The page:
The Yamato Tegai (大和手搔)school got its name from the fact that its workshop was built in front of the gate Tengai-mon belonging to the Todaiji Temple in Nara. The first generation Kanenaga (包永)who worked around 1288-1293 is known to be the founder of the Yamato Tegai (大和手搔) school of sword making. The smiths of this school all used the same character. “Kane” (包) in their works. Some of the other smiths were Kanekiyo (包清), Kanetsugu(包次), Kanetoshi (包俊), and Kanemitsu (包光). One of the later smiths, Kaneuji (包氏), left the Tegai tradition to study the Sôshû tradition with Masamune(正宗). He later moved to Mino and founded the new sword making tradition of Mino. Around then he changed the character “Kane” in his meifrom (包) to (兼), the one we are familiar with for all succeeding Mino smiths. Tegai Kaneuji (手搔包氏) was also known as Shizu(志津). We call swords made by Kaneuji (包氏) while he was living in Nara, Yamato Shizu (大和志津)swords.
Of the smiths of this school, the first generation Kanenaga (包永) left a fair number of signed examples of his work. Most have been greatly shortened with the two characters of his name being found at the very bottom of the nakago. There are only two known examples of intact nakago surviving and, unfortunately, one of them has been re-tempered. The works of the first generation Kanenaga (包永) are known to be the best the school produced. The name, Kanenaga (包永), was used by succeeding generations of smiths.
This wakizashi was once a tachi made by Tegai Kanenaga (手搔包永). Though the original nakago has been lost through shortening, the blade retains a beautiful curvature (sori). The workmanship is exceptional and typical of the works of Kanenaga so that the Jûyô committee was confident enough to attribute it directly to the first generation Kanenaga (包永).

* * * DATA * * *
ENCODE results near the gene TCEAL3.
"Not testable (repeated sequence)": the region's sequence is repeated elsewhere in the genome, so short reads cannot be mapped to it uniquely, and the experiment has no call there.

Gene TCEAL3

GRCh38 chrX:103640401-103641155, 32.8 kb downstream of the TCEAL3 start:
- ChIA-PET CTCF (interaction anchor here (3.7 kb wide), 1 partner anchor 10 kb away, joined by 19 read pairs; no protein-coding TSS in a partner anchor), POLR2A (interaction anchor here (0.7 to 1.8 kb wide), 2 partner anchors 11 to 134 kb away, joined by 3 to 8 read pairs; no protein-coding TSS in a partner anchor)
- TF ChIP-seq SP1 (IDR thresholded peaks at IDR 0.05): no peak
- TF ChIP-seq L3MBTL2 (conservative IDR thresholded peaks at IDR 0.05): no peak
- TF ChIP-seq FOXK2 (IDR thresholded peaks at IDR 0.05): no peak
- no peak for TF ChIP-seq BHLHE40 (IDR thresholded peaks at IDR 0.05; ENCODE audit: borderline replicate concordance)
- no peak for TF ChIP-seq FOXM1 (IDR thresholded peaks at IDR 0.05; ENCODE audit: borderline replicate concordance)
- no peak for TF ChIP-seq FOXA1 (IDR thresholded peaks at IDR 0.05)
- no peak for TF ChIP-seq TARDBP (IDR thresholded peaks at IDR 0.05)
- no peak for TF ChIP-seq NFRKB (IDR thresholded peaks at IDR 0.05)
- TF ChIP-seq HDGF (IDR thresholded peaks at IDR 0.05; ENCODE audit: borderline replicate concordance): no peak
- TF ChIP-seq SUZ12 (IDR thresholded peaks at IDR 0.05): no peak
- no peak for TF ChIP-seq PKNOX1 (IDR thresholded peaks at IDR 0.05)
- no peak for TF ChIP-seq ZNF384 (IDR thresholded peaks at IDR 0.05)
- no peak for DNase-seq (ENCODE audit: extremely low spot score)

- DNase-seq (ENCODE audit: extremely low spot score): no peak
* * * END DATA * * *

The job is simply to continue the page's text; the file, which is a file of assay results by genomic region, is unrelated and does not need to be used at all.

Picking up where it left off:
This sword was also published in the NBTHK sword society journal, Token Bijutsu in March of 1973. Please see the photos below.
The Jûyô zufu translates as follows:
Jūyō-tōken at the 21st Jūyō shinsa held on March 1, 1973
wakizashi, mumei: Kanenaga (包永)
Nagasa 56.6 cm, sori 1.4 cm, motohaba 2.7 cm, sakihaba 2.0 cm, kissaki-nagasa 2.9 cm, nakago-nagasa 16.7 cm, hardly any nakago-sori
Sugata: shinogi-zukuri, iori-mune, despite the ō-suriage a noticeable sori, compact chū-kissaki.
Kitae: itame that tends to nagare and that features ji-nie.
Hamon: nie-laden suguha-chō that overall tends to a slightly undulating notare and that is mixed with ko-gunome, uchinoke, yubashiri, sunagashi, and kinsuji.
Bōshi: sugu with hakikake and running out in yakitsume manner.
Nakago: ō-suriage, kirijiri, kiri-yasurime, one mekugi-ana, mumei.
This blade is ō-suriage mumei but can be attributed to Tegai Kanenaga. It shows an itame-nagare with plenty of ji-nie and a nie-laden suguha that overall tends to a slightly undulating notare and that is mixed with uchinoke and yubashiri. Thus, the blade shows very well the workmanship of Kanenaga and is apart from that of excellent workmanship.
This blade presents an excellent opportunity for someone to own a beautiful Jûyô Tôken blade at a extremely reasonable price. If you have always dreamt of owning a Jûyô Tôken from the Kamakura era of the 13thcentury, do not let this one get away. You will not see another at a price like this very often, if ever.